starring Derek Luke, Joy Bryant, Denzel Washington, Salli Richardson
screenplay by Antwone Fisher
directed by Denzel Washington
by Travis Mackenzie Hoover Taking one look at the cover of my press kit for Antwone Fisher, a critic friend of mine sneered and said simply, "Ah. Oprah meets Dr. Phil." But he was more right than he could have ever imagined, because it's the whole culture of obsessive therapy which that gruesome twosome represent that poisons and kills what could have been a real movie. Instead of training its eye directly on the events that traumatized its eponymous lead (and real-life screenwriter), Antwone Fisher substitutes people talking about them in a therapy setting--a terrible mistake that robs the film of any dynamism and does little to distinguish it from the mountain of inspirational stories that pile up on daytime television.
It pains me to come to that conclusion, because the film is clearly well-meaning, and the triumph over a cruel past it depicts is real. The film finds naval petty officer Fisher (newcomer Derek Luke) in trouble for the umpteenth time for his hair-trigger temper; he's clearly got some wells of anger inside, but in therapy-melodrama style, nobody is sure why. Landing in the office of psychiatrist Jerome Davenport (Denzel Washington), he stays on and reveals his terrible childhood--his father was murdered when he was very young, his mother gave him up to foster care, and his foster mother was a self-hating black woman who beat him at every possible convenience. But Davenport takes a liking to Fisher, and mentors him as he struggles with his secrets and hits the road to recovery.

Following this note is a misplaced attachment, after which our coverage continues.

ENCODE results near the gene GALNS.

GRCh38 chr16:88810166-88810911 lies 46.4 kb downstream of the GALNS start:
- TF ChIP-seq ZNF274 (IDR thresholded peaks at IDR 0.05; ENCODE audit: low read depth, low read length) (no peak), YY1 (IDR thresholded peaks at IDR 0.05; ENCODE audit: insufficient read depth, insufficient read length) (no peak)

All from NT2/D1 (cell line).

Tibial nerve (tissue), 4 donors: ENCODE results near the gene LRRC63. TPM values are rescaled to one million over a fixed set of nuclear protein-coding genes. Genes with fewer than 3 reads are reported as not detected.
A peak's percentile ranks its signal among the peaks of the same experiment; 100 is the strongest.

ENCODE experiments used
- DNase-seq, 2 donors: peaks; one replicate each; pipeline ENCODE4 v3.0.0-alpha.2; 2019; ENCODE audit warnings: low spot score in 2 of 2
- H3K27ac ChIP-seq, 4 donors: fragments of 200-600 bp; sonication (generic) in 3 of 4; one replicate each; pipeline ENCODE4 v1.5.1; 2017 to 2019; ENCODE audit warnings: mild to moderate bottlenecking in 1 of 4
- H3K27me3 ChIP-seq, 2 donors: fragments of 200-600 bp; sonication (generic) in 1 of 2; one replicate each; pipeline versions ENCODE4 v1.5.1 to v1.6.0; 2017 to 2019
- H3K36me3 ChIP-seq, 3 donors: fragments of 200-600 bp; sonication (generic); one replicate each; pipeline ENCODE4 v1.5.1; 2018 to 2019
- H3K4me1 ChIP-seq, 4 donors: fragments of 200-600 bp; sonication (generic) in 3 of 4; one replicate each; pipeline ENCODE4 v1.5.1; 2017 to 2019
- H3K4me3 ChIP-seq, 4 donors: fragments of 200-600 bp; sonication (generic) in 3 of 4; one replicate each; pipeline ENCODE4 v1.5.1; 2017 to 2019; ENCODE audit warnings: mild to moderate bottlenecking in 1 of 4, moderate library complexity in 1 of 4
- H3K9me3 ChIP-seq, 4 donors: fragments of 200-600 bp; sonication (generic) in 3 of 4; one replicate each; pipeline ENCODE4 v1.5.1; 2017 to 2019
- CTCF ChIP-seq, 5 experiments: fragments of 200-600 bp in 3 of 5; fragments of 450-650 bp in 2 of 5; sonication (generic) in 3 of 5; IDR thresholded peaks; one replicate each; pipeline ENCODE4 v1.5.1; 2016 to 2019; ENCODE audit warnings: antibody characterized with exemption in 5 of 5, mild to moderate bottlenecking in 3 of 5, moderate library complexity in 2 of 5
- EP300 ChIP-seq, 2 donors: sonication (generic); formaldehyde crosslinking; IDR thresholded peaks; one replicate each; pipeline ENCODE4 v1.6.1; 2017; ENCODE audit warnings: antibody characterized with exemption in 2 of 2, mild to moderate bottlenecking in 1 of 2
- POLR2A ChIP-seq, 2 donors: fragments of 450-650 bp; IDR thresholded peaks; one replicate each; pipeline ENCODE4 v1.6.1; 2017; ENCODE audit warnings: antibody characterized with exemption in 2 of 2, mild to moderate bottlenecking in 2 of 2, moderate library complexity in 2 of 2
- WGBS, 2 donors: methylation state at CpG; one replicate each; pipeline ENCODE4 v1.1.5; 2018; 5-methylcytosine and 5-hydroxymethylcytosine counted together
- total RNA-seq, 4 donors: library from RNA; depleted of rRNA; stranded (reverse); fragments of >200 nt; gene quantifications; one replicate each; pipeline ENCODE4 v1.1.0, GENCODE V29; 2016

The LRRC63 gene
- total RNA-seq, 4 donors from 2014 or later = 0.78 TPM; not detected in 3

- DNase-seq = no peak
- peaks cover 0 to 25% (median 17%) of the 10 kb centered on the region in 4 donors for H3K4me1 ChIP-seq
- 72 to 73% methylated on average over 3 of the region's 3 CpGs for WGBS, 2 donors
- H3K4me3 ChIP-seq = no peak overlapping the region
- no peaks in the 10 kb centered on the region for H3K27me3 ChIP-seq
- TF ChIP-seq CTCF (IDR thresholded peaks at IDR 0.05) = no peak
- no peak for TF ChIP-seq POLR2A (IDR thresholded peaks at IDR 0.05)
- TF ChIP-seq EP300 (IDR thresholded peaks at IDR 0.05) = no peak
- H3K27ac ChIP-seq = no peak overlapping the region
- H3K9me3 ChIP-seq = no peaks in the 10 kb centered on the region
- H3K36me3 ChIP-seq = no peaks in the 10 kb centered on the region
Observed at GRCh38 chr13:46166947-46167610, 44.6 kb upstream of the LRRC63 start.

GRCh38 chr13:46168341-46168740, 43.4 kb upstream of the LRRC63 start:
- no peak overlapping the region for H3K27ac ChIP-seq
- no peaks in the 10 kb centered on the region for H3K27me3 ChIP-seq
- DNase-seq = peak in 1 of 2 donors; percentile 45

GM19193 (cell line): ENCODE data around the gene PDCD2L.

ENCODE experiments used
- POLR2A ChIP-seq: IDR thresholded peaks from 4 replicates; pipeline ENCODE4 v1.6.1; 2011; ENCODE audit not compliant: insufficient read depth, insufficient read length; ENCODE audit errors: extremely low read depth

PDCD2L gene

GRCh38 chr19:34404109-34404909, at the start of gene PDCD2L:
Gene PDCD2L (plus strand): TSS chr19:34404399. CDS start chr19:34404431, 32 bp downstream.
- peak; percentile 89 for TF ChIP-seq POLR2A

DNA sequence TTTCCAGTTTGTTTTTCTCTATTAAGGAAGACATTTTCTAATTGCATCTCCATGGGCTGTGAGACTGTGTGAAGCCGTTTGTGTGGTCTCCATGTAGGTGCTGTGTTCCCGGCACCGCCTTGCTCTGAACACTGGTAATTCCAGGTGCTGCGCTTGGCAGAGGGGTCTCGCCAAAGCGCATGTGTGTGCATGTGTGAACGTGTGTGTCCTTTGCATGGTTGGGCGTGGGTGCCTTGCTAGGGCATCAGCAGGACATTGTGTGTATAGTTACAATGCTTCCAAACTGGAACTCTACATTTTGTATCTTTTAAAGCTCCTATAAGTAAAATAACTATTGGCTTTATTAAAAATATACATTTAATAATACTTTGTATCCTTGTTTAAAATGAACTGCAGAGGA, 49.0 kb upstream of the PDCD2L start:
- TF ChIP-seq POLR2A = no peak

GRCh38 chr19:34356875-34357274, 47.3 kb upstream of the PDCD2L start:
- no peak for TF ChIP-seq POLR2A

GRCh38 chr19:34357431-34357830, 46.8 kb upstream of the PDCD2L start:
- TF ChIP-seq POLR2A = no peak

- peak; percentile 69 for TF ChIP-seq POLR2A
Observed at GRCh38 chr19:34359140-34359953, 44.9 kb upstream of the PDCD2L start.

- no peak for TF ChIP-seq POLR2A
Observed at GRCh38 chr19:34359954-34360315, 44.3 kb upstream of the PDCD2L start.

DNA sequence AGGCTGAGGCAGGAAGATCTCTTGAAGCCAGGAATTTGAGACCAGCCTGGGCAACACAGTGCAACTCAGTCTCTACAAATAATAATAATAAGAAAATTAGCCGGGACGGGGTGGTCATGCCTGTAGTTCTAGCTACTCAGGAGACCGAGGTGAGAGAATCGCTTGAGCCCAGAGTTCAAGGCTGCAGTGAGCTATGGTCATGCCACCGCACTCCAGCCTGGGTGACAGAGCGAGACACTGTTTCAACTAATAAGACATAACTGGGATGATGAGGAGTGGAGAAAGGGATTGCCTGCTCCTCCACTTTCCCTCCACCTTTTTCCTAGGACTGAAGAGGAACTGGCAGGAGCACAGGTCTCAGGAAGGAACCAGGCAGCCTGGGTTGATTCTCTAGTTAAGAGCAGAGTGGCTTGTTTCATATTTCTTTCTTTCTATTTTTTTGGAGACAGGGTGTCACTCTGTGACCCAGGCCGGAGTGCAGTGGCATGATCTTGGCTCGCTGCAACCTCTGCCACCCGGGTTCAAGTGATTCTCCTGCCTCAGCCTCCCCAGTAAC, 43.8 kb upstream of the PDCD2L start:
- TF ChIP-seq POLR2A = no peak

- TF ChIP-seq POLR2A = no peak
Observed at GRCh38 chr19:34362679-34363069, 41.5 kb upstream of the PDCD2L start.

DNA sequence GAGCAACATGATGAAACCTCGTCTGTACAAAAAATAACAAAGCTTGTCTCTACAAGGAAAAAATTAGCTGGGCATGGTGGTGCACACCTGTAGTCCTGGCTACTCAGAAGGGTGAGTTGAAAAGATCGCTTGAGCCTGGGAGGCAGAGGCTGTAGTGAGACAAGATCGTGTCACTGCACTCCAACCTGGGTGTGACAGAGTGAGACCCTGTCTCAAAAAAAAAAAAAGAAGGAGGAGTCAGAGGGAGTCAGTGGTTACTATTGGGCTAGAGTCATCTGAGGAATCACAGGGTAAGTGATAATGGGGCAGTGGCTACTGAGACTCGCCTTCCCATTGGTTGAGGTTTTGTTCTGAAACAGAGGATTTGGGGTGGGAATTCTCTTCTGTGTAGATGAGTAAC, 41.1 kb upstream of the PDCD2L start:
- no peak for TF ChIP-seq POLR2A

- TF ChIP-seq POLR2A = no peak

As the film progresses, more is revealed, and in theory one should be moved by the confessions as they shed light on Fisher's condition. But it doesn't happen. The film's construction as an extended therapy session gets in the way of coming to grips with these events: they are so completely and easily explained by the Davenport character that they prohibit a more experiential understanding. The film seems to know all too well what Fisher's problem is, and while it's hard to deny credence to the screenwriter's own story, he's not very good at evoking--instead encapsulating--the patterns that governed his life. The therapy structure denies an active role for the audience in which they realize for themselves what happens instead of assuming that the filmmakers know, and as a result the film becomes a series of cue cards without dramatic weight.
But if the filmmakers are less than adept at narrative construction, they're more than up to the challenge of repeating a series of hoary Hollywood clichés. Joy Bryant is given the thankless task of being Fisher's movie girlfriend, the kind with no personality of her own, existing purely as ballast for the male lead--and she's forced to be smiley and genial at the expense of her sense of character. She's joined by a series of plot points from deep in the vaults, from hostile characters who give information when it's required to uses of (bad) poetry to reveal sensitivity. And Washington's direction, while professional, is just as standard and familiar, using too many master shots and not enough visual imagination. The point is not simply that it's gauche to approach the story this way, but that it reveals the boxy thinking of the filmmakers, who rely on convention movie past for expression as opposed to finding their own language for the very specific challenges of the material.
Like I say, it's hard to pan a movie with this much pain and goodwill behind it: it seems akin to denigrating the experiences it tries to evoke. But a movie is not just a series of traumatic events told in flashback--it's a perspective on those events, an ability to generalize about them and find new ways to contextualize them. Those looking for a successful Antwone Fisher are advised to look in Terence Davies's oeuvre, or in Lynn Ramsay's Ratcatcher, as they are eloquent enough to make their traumas live in the mind and eye. Instead, we have a film that approaches the podium, reads off the facts, and beats a hasty retreat, explaining at once too much and not enough. Originally published: December 20, 2002.